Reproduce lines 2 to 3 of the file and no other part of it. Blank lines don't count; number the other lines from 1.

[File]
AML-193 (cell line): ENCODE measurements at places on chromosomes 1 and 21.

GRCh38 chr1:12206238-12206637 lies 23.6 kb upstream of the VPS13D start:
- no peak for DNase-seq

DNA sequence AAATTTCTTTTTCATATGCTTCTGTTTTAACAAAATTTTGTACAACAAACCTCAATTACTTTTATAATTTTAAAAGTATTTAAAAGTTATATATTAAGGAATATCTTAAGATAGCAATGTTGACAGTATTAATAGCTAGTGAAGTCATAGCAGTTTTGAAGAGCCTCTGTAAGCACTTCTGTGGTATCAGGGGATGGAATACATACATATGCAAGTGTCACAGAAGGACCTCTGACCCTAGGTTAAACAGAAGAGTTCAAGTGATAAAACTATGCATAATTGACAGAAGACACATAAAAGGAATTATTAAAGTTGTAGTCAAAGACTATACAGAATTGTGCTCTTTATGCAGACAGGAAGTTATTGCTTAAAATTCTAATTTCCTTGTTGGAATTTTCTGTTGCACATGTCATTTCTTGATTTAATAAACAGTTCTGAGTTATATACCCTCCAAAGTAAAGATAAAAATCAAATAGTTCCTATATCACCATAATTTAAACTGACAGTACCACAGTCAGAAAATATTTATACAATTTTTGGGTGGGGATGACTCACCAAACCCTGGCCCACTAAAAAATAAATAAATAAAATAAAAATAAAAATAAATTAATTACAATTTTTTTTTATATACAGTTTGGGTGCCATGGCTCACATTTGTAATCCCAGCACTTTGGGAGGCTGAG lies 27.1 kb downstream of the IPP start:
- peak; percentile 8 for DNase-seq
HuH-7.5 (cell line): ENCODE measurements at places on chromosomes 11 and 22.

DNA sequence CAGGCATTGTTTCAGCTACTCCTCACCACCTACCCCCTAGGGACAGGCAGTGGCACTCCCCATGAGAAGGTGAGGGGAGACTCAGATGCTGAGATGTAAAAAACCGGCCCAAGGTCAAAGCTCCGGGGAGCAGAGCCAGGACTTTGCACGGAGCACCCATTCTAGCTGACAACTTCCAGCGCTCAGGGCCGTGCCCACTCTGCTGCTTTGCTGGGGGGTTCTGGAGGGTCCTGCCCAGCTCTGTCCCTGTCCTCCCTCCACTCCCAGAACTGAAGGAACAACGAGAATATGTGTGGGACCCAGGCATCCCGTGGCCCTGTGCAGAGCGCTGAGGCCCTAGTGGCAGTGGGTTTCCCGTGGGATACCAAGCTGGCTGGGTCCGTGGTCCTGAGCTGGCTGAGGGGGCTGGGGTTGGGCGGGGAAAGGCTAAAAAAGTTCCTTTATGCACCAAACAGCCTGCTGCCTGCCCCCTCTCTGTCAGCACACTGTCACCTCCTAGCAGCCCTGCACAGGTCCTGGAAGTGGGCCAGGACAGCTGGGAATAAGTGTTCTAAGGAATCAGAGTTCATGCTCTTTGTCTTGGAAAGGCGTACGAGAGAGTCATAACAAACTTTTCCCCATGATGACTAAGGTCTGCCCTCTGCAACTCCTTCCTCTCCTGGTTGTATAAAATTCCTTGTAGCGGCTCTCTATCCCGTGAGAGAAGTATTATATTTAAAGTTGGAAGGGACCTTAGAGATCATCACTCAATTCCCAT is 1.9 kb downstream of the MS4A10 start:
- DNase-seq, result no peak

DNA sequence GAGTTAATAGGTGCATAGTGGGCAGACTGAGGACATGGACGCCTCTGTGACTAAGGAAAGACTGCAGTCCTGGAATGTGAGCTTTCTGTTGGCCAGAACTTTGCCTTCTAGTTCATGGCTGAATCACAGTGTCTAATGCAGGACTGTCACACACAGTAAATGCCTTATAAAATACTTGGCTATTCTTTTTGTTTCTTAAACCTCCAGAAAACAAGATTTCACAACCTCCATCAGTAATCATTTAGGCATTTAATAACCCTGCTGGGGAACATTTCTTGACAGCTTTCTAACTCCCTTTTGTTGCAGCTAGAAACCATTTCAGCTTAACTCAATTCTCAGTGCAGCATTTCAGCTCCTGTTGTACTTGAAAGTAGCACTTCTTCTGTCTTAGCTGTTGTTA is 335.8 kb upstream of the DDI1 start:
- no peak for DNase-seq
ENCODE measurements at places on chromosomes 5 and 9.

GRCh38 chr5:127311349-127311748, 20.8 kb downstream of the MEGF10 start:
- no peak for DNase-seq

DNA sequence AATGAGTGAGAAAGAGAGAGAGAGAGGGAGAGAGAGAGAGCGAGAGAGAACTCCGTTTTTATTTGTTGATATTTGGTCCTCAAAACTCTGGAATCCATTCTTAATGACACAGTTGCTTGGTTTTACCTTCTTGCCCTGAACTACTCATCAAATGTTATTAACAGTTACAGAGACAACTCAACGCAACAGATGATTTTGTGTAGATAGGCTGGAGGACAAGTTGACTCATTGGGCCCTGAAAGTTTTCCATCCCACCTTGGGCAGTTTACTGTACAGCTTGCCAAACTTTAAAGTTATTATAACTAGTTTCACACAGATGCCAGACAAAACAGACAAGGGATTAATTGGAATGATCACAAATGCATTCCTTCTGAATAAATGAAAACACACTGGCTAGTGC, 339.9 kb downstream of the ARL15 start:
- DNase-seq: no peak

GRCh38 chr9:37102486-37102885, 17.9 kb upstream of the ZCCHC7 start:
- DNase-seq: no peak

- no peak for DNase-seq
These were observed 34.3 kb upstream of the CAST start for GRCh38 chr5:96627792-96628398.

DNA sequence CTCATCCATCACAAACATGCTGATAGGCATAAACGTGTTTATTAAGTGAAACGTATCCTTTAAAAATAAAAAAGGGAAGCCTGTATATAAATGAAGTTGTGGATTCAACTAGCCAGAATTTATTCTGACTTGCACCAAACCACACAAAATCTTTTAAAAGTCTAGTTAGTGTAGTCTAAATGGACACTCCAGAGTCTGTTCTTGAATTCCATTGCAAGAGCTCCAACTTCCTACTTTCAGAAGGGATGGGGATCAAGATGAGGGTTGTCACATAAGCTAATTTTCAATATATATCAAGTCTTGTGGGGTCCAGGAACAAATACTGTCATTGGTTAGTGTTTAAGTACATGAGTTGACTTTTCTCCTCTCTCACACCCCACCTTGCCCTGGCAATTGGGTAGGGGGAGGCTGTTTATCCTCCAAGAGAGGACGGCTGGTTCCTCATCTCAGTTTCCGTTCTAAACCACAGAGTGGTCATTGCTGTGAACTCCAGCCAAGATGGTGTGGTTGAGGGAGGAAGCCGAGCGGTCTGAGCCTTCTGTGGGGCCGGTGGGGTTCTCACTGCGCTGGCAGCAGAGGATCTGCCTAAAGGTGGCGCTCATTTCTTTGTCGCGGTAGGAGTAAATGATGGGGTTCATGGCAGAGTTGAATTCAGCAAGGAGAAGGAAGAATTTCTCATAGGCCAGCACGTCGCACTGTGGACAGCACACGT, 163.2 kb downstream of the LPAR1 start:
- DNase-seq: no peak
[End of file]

GRCh38 chr1:12206238-12206637 lies 23.6 kb upstream of the VPS13D start:
- no peak for DNase-seq